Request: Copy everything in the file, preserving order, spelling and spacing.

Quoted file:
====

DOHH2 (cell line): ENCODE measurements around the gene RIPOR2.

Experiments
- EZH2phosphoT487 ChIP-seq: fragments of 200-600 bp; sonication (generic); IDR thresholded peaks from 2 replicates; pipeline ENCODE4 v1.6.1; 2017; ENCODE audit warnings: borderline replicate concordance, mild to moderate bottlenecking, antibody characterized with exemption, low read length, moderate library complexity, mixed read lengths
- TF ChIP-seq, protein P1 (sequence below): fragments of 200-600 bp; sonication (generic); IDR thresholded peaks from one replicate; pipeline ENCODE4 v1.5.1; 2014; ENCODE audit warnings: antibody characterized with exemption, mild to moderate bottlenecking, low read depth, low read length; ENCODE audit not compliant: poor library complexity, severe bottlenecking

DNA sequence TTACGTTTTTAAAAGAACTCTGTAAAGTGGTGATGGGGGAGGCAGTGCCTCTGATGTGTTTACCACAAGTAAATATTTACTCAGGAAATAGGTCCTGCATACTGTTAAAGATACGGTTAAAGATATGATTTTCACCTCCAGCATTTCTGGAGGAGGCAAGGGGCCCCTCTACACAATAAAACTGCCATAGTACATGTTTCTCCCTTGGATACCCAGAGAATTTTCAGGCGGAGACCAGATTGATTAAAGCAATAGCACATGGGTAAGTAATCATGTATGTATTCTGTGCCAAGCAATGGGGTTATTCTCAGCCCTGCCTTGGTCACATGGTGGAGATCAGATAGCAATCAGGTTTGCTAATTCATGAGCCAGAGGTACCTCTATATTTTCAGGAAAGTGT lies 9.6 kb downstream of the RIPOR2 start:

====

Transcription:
DOHH2 (cell line): ENCODE measurements around the gene RIPOR2.

Experiments
- EZH2phosphoT487 ChIP-seq: fragments of 200-600 bp; sonication (generic); IDR thresholded peaks from 2 replicates; pipeline ENCODE4 v1.6.1; 2017; ENCODE audit warnings: borderline replicate concordance, mild to moderate bottlenecking, antibody characterized with exemption, low read length, moderate library complexity, mixed read lengths
- TF ChIP-seq, protein P1 (sequence below): fragments of 200-600 bp; sonication (generic); IDR thresholded peaks from one replicate; pipeline ENCODE4 v1.5.1; 2014; ENCODE audit warnings: antibody characterized with exemption, mild to moderate bottlenecking, low read depth, low read length; ENCODE audit not compliant: poor library complexity, severe bottlenecking

DNA sequence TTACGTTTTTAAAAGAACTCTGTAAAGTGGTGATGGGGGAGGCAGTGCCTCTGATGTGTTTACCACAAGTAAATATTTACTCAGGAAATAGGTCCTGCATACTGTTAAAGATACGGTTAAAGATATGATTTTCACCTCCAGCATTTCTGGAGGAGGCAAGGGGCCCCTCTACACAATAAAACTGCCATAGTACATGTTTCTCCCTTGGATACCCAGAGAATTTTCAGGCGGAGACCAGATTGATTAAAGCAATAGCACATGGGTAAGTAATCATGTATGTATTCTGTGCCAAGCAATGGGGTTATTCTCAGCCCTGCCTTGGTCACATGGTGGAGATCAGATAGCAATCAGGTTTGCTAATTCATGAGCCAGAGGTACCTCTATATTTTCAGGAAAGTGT lies 9.6 kb downstream of the RIPOR2 start: